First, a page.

I miss eggnog.
Living in Switzerland means a lot of great Christmas things: Brunsli, Christmas Markets, Glühwein.
But there's no nog.
Although I occasionally make my own, nothing beats the ease of wandering down to the local Mac's, picking up a carton (or three), spiking it with rum and crème de menthe (if you've never had minty nog, it's the best ever and will change your eggnog drinking life), and letting that big eggy rush hit you...
But what does that have to do with this elegant pinecone cake?
It tastes like eggnog!
I didn't intend it when I made it, but there is something deliciously noggy about this cake. It brings back numerous Christmas tree decorating sessions, nog in one hand, rum bottle in the other.
It might be the four eggs in the cake batter. Or the dashes of cinnamon. Or the lashings of rum.
Whatever it is, it's Christmas.
Although the decoration takes a chunk of time and a steady hand, the cake itself is not difficult to make.
Swiss domestic master Elisabeth Fülscher inspired the decoration (see photo), and I used her biscuit recipe for the cake (for more on her, see my post here).
The icing is a super simple buttercream, spiked with rum and cinnamon, and the decoration is hundreds and hundreds of toasted, flaked almonds.
For the cake:
160 g sugar
pinch of salt
shot of rum
140 g flour
1 tbsp cinnamon
Make the cake:
Preheat oven to 180 C / 350 F / gas mark 4.
Line a large baking sheet with parchment paper. Use a little butter to grease the edges of the pan.
In a large bowl, mix together the eggs, sugar, salt, and rum until creamy.
In a separate bowl, sieve together the flour and cinnamon. Fold into the egg mixture.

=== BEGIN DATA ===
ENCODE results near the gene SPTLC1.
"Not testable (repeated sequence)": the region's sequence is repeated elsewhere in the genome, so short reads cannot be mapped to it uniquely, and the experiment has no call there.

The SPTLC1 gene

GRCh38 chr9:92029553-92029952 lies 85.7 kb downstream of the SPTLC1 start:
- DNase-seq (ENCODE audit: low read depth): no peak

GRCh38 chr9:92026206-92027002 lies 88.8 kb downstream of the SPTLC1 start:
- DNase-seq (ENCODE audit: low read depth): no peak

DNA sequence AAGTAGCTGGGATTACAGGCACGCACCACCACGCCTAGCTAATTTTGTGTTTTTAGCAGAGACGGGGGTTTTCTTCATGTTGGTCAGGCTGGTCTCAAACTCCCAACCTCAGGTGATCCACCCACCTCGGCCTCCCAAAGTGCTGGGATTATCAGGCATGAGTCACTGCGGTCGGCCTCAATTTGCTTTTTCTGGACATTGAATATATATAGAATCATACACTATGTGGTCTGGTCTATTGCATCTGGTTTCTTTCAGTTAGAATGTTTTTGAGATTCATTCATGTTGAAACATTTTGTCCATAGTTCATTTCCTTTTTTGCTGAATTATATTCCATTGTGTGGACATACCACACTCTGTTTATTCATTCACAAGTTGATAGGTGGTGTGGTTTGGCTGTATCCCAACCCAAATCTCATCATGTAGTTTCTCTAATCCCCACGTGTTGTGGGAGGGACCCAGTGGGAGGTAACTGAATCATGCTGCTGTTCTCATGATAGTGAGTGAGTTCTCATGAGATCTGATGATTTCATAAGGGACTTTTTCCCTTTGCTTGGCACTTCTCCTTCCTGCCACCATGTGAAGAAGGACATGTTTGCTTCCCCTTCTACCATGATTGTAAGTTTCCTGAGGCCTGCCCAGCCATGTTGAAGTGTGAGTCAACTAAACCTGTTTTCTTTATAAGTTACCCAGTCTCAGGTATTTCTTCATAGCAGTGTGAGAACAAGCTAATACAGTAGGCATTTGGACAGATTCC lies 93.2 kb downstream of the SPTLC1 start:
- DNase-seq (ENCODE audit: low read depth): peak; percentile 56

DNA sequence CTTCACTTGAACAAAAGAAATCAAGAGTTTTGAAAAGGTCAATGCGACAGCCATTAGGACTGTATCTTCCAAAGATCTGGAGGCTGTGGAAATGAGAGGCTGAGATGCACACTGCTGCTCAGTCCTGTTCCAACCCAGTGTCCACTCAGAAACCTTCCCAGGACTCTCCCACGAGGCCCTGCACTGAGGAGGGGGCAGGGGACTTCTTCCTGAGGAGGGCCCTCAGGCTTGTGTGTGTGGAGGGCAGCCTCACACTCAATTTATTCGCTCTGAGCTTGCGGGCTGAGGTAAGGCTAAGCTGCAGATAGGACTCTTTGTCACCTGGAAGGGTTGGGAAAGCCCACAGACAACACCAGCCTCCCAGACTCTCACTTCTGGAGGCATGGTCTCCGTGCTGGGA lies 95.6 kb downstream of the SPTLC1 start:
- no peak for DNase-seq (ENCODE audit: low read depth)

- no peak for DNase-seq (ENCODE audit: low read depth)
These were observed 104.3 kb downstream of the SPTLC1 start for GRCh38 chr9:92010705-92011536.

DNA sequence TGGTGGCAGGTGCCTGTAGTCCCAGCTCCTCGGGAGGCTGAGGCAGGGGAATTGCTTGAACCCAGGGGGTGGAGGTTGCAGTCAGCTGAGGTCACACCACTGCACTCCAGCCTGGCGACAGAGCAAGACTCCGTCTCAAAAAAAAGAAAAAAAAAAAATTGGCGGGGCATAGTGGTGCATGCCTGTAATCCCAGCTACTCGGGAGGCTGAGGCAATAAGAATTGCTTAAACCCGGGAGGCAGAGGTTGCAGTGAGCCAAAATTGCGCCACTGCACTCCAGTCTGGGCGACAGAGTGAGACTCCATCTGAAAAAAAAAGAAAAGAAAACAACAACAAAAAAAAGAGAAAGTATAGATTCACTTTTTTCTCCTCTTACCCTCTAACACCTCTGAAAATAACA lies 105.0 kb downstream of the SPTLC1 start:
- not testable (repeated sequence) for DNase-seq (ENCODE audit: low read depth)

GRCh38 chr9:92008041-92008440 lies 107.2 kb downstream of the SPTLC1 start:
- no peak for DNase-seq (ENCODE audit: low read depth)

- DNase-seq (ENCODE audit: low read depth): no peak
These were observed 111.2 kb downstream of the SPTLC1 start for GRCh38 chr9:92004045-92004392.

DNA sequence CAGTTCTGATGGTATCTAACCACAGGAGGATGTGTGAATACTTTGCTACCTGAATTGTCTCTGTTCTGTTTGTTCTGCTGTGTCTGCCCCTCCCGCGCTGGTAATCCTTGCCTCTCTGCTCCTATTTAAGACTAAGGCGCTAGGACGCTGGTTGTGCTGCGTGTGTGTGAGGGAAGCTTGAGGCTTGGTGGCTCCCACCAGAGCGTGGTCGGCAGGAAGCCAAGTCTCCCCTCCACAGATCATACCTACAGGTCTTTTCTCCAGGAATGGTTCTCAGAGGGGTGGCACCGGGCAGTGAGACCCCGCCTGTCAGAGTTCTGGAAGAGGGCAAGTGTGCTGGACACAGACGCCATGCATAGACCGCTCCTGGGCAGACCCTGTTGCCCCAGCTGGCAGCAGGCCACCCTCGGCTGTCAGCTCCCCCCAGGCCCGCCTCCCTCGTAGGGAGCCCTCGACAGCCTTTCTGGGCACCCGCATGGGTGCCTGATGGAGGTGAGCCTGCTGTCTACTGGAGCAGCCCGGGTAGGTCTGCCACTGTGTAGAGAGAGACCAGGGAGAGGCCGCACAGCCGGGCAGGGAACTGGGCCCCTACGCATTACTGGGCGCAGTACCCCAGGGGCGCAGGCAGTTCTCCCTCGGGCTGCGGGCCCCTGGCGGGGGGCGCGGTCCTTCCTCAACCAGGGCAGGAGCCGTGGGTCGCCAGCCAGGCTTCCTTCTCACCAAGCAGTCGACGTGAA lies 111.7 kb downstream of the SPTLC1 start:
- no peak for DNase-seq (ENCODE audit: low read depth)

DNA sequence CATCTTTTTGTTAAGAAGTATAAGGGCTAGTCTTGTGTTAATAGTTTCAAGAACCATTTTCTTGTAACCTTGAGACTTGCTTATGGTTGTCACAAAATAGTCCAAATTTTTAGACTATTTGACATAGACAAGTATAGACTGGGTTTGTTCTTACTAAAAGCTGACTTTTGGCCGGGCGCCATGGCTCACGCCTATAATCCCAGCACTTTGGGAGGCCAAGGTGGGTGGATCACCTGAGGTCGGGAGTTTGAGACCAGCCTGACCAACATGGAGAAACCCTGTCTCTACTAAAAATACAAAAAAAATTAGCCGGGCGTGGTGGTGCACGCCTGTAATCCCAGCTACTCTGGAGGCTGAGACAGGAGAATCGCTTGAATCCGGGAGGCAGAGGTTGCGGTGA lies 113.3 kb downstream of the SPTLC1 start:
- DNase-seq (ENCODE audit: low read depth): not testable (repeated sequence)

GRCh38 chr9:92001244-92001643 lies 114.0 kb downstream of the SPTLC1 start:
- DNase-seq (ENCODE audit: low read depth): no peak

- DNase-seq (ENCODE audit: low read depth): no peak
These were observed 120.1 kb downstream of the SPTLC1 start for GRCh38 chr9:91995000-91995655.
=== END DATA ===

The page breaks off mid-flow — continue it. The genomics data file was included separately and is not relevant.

Pour the batter into the baking sheet and spread with an offset spatula. It will be a very thin layer.
Bake for about 15-20 minutes, or until the mixture has set and starts to turn golden.
Let cool completely before cutting it out.
For the icing:
200 g butter, soft
180 g icing sugar
1 tbsp cinnamon
1 shot rum
Make the icing:
In a large bowl, beat the butter until creamy.
In a separate bowl, sieve together the icing sugar and cinnamon. Add this to the butter and mix well.
Add the rum and mix well.
For assembly and decoration:
around 200 g flaked almonds, toasted to your desired colour
a pine twig tied with some ribbon
To cut out the cake pieces, you will want to make a cardboard pinecone-shaped template. It's easiest to make your template based on the plate you would like to serve the cake on.
Now, cut out increasingly narrower pinecone shapes from the cake. One trick is to use your template, then cut away a bit of the border from the template with every layer of cake.
You will probably have some leftover cake for snacking.
Place four strips of parchment in the shape of a square on your serving plate, then place the first layer of cake on top (you want to use four separate strips so that you can pull them away later, once the icing and decorations are finished, and not have to move the entire cake).
Dip a pastry brush in rum and anoint the cake.
Add a dollop of icing and spread evenly over the cake. Repeat until you have a pinecone shaped cake. Cover with more icing to round out the shape of the cake.
Now comes the fiddly part. Starting at the tip of the pine cone, add flaked almonds in layers until you get to the top. This will take awhile.
One you have covered the cake, stick your be-ribboned pine twig in the top.
- Be careful when toasting your flaked almonds, they can go from golden to black extremely quickly. Trust your nose. Once you can smell them, stay nearby and stir frequently with a wooden spoon.